Willingness to pay for a cure of low-risk melanoma patients in Germany

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Augustin, Matthias
Blome, Christine
Forschner, Andrea
Gutzmer, Ralf
Hauschild, Axel
Heinzerling, Lucie
Livingstone, Elisabeth
Loquai, Carmen
Schadendorf, Dirk
Utikal, Jochen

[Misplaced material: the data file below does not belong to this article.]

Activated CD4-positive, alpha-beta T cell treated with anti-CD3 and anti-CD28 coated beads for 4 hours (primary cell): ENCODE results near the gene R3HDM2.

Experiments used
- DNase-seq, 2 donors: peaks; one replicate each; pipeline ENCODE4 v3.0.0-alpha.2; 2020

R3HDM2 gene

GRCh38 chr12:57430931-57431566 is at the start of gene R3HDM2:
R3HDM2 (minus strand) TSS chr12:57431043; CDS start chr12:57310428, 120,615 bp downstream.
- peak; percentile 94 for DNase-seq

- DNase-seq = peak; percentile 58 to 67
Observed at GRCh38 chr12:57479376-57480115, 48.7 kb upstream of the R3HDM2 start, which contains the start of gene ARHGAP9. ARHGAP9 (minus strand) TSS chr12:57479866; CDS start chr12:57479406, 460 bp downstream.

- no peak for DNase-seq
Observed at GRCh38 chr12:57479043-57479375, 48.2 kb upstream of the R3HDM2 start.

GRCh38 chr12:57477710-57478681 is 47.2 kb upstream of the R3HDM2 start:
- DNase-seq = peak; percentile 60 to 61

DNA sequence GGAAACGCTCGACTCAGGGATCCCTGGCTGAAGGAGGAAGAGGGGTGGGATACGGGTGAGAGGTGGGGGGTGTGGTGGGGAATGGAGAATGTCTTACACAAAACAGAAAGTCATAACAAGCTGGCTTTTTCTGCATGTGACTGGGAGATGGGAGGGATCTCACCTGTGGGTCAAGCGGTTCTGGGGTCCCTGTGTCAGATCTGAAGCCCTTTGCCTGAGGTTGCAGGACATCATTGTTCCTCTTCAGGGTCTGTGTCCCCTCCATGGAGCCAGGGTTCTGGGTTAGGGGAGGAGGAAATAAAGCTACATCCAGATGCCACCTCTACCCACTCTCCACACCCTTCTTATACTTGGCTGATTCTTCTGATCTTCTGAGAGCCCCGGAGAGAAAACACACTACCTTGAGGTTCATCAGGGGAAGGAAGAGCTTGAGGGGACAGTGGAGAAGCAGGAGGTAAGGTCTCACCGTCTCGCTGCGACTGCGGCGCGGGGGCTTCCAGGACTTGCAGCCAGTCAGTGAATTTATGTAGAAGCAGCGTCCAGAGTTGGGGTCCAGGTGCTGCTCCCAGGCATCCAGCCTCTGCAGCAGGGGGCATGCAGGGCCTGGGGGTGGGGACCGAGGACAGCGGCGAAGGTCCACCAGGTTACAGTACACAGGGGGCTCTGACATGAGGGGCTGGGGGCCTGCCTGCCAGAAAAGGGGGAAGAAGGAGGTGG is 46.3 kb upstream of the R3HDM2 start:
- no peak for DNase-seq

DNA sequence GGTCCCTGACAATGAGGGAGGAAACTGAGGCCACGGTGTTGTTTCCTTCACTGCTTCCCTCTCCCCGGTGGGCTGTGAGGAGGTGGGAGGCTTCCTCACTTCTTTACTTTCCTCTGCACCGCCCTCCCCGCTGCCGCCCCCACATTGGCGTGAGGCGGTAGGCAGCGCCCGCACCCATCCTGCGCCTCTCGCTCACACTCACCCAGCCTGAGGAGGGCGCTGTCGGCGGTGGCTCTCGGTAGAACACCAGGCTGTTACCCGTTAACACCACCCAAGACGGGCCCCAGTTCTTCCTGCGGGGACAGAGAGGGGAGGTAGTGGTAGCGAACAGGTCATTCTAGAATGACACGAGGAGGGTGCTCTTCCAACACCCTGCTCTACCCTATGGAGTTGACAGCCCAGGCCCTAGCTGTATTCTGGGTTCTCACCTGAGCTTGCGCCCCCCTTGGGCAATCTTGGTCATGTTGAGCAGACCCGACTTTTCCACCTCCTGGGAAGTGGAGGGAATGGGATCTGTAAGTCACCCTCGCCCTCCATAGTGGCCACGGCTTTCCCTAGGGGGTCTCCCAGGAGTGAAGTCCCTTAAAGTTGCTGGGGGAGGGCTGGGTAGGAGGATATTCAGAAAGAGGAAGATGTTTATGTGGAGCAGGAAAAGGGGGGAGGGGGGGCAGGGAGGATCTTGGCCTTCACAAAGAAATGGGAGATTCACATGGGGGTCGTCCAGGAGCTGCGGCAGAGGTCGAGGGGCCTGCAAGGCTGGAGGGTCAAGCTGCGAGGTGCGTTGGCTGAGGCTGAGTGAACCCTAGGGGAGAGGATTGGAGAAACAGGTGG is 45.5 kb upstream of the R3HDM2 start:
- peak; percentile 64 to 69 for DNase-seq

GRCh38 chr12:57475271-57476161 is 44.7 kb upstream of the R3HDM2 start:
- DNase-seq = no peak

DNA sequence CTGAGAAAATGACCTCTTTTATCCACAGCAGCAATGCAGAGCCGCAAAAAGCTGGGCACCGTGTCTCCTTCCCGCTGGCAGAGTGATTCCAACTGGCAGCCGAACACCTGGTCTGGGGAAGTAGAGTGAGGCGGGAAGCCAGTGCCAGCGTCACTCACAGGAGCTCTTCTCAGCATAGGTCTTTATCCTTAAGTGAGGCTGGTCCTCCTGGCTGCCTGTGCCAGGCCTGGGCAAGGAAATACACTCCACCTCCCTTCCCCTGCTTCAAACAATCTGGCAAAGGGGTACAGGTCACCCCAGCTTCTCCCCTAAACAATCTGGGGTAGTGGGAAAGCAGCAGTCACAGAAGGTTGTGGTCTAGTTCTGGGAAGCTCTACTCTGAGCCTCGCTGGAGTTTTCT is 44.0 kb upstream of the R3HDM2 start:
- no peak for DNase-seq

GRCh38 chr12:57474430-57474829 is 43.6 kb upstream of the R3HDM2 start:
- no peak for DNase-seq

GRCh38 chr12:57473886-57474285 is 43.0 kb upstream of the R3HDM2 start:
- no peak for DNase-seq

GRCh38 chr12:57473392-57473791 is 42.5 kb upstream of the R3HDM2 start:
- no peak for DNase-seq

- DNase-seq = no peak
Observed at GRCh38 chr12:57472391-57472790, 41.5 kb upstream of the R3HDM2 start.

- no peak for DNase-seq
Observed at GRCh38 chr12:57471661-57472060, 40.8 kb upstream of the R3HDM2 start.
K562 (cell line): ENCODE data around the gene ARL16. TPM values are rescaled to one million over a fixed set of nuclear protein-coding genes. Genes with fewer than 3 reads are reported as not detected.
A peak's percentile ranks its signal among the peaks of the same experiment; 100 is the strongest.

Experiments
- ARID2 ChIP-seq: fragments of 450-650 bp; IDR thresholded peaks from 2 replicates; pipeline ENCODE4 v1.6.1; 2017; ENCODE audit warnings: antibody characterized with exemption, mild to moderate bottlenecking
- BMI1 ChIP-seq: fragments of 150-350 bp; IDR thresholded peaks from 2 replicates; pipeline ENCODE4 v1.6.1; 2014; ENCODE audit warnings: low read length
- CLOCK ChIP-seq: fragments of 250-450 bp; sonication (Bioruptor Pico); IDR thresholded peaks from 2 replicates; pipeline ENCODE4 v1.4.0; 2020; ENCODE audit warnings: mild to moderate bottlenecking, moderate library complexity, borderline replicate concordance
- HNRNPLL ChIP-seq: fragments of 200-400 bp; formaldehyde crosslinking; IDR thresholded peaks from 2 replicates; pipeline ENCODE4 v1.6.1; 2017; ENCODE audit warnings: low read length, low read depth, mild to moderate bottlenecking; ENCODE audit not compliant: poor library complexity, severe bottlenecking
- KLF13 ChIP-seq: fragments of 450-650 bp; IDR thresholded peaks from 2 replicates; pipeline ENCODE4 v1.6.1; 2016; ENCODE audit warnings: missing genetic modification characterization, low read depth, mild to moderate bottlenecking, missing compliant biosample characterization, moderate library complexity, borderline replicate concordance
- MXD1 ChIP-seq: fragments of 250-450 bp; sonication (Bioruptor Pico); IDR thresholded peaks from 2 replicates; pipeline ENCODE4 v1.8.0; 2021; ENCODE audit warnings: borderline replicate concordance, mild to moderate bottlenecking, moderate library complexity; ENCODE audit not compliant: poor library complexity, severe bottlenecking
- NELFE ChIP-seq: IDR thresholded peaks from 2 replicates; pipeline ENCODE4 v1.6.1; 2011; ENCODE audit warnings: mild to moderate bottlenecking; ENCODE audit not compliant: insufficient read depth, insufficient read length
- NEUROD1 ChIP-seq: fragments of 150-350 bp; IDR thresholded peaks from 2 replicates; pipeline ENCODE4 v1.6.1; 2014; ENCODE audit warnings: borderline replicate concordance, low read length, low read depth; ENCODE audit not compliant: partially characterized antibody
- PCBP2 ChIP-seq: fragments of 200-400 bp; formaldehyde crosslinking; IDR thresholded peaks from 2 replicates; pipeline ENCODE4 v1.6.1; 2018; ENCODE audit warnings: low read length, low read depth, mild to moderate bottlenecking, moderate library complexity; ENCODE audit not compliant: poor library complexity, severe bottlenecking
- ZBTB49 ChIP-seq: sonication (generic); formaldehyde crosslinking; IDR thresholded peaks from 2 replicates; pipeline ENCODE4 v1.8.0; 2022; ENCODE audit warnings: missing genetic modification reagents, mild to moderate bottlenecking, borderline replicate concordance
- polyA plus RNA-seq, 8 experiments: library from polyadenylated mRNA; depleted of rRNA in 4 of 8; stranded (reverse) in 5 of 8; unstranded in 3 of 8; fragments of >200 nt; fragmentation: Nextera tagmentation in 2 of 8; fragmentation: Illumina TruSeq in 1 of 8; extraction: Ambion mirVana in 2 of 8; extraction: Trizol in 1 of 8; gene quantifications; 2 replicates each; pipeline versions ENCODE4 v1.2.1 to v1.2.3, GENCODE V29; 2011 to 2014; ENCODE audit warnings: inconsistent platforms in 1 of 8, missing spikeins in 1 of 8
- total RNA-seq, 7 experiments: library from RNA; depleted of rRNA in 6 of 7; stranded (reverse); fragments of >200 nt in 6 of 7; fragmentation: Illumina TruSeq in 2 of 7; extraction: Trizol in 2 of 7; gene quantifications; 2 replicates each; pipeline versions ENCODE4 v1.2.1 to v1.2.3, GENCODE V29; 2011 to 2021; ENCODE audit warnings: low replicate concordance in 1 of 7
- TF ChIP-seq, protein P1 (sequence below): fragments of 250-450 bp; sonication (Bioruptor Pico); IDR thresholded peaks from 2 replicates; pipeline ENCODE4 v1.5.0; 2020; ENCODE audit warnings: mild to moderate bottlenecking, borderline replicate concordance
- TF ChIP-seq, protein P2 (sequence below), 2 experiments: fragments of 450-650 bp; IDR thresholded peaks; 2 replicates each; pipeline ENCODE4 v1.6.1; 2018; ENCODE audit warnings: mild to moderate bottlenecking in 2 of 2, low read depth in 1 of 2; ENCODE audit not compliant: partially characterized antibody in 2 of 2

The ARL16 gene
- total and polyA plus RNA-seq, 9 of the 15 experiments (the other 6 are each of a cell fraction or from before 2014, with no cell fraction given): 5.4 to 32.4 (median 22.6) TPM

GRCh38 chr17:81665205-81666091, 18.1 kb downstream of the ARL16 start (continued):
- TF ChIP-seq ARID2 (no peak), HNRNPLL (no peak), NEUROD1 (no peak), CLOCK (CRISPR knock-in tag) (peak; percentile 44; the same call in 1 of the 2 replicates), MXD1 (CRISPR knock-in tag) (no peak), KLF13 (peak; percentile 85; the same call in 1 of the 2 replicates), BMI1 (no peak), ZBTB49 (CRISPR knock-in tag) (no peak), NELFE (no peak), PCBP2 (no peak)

Malignant melanoma is potentially life-threatening but in most cases curable if detected early. Willingness to pay (WTP) is a preference-based construct that reflects burden of disease by assessment of the monetary value for a hypothetical cure from disease. Since WTP (directly as total amount of money) has not been assessed so far in patients with low risk melanoma, it was interesting to gain insights in this patient population and then, in a second step, compare it directly with the WTP of their treating dermato-oncologists. WTP was assessed in 125 patients with low-risk melanoma and additionally in 105 treating physicians, asking for the one-time and continuous payments they would be willing to make for a sustainable cure, both as absolute sums and as percentages of monthly income. The median WTP based on one-time payment was €10,000 for patients and €100,000 for physicians; relative numbers were 100% versus 300% of monthly income. For continuous monthly payments, WTP was €500 for patients and €1000 for physicians, relative numbers 25% and 50% of income, respectively. Even after controlling for income differences, there was a significantly higher WTP in physicians for all four questions. Compared to patients with chronic skin diseases such as vitiligo, rosacea, atopic eczema and psoriasis, patients with low-risk melanoma showed a significantly higher WTP. Our data suggest that there is a relevant burden of disease even in patients with low-risk tumors. Higher WTP of physicians underlines the prevalence of differences in disease perception.

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